The Critical Processes of Negotiating Access and Developing Understanding
“All research protocols and permission documents will be created and translated into Indonesian, and human subjects research approval will be secured, prior to departure.”(Lammers, 2018, p. 3 of Fulbright Project Statement)
I had such a lofty plan for what the timeline of my research in Indonesia would look like, as evidenced by the above quote from my grant application. In many ways, that statement now feels not only ridiculously ambitious, but also somewhat arrogant and irresponsible. Allow me to explain…
I designed my exploratory research project to address the dearth of research available about Indonesian young people’s digital literacies, drawing on what I have learned about why educators and researchers should “bother” to theorize adolescents’ out-of-school, digital practices to make school-based literacy instruction more relevant and meaningful. Based on what I learned from supervising Puji’s dissertation work set here in Indonesia, there seemed to be motivation for the importance of studying technology-mediated literacy based on the 2013 curriculum mandates currently guiding secondary level instruction, which have been characterized as “IT-based.” Given our shared interests and experiences with teacher education, Puji and I were also excited to work together to see how we could take what we would learn from our research and disseminate it to Indonesian researchers, policymakers, teacher educators, and teachers to enact meaningful local change to secondary literacy and technology-related instruction in schools.
I always intended for this collaboration with Puji to generate an on-the-ground understanding about how and for what purposes local secondary students use technology for their own interest-driven learning. We planned to collect data from as broad a sample of secondary students as possible, and Puji set about almost immediately after I learned that I had been awarded my Fulbright grant to negotiate the permissions needed to gain access to the seven school sites that she had identified in the application process last summer (4 senior high schools and 3 junior high schools). Simultaneously, back in Rochester, I set about (with the help of a graduate student research apprentice) to familiarize myself with the many different surveys that researchers had previously used to capture insights about young people’s digital practices.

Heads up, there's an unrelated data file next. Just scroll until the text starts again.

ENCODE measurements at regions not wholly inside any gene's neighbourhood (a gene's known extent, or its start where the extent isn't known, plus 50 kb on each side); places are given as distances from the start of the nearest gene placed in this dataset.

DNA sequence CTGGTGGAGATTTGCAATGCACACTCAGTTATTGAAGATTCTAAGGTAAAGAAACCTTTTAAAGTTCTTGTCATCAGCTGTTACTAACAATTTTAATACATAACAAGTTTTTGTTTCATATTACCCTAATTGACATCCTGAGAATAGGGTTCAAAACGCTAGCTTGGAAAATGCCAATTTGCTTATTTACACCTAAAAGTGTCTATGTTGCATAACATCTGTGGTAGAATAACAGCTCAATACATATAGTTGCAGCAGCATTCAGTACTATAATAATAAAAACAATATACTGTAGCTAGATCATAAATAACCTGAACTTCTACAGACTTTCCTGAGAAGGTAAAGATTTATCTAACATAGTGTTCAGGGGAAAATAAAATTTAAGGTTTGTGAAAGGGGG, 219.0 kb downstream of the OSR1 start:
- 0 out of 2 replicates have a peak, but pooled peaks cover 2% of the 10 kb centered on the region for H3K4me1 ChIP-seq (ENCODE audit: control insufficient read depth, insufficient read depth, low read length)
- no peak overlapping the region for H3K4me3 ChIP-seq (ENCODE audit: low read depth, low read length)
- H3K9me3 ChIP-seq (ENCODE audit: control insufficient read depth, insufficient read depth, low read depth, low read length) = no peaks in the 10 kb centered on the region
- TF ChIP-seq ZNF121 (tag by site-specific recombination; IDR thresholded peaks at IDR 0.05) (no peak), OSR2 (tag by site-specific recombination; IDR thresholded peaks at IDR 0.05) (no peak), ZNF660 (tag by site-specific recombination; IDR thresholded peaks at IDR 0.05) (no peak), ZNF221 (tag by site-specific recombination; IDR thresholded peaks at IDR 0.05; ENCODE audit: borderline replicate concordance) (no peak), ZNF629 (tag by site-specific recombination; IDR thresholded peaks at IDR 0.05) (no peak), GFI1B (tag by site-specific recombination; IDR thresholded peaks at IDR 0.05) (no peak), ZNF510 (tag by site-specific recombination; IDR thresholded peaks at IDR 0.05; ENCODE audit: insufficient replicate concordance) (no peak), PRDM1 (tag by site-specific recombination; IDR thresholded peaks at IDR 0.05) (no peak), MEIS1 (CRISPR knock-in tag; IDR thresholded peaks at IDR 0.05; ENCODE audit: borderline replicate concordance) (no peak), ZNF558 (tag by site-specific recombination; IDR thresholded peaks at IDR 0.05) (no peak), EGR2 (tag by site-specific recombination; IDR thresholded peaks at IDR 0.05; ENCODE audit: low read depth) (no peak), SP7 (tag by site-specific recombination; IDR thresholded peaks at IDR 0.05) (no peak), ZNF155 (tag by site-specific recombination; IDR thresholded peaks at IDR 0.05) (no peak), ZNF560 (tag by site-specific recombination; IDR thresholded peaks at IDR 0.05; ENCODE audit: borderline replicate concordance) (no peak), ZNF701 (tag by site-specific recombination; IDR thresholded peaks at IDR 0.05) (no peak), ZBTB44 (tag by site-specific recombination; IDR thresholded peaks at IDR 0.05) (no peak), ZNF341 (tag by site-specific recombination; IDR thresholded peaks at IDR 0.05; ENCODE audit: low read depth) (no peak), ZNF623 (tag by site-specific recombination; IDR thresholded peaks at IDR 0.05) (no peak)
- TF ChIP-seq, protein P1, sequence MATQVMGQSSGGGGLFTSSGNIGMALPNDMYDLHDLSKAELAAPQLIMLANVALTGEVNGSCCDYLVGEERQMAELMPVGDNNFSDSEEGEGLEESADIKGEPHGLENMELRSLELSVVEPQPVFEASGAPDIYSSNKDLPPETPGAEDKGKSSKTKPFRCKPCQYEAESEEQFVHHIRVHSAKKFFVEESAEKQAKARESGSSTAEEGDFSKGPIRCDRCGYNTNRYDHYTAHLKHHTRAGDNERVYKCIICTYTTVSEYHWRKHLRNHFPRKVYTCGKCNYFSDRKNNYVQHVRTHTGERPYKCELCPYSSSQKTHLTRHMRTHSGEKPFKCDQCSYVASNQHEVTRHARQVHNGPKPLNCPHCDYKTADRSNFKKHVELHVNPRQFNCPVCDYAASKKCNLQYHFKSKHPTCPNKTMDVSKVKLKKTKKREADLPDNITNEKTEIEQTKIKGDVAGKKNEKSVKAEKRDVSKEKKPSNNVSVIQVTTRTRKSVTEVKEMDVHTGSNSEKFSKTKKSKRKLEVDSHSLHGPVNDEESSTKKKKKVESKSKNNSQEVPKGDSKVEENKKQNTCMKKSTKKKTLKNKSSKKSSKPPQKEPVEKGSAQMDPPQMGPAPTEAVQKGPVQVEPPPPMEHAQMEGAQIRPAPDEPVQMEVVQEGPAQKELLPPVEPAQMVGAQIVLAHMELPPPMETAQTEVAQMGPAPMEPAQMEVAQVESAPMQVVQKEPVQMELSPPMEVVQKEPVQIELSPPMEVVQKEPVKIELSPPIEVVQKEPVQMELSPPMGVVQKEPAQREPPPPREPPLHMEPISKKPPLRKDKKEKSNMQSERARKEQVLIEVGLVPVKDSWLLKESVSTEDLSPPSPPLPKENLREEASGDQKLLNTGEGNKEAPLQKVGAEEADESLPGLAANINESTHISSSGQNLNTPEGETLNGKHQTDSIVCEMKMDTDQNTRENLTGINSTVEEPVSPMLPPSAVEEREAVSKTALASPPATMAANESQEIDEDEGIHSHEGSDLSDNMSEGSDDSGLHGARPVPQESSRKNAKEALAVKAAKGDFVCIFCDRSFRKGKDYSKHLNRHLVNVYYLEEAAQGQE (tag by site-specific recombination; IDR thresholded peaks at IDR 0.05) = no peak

Over the summer, as I navigated the lengthy research permit and visa acquisition process, Puji found that local school sites needed to withhold their final approval to grant us access to conduct research until I could produce various permission letters from Indonesian ministries. And, I couldn’t obtain those letters until I was in Jakarta physically. So, we realized that our original timeline was not going to be possible.
I also realized that the data collection measures used in other research contexts, while useful for serving as mentor texts on which we could base our own, could not be wholly transported into our study design if we intended to maintain a commitment to generating an on-the-ground understanding. While scholars around the globe graciously agreed to share their insights, research, and instruments – thank you Dr. Sora Park – their work wasn’t our work, in our context, at our time, with our participants.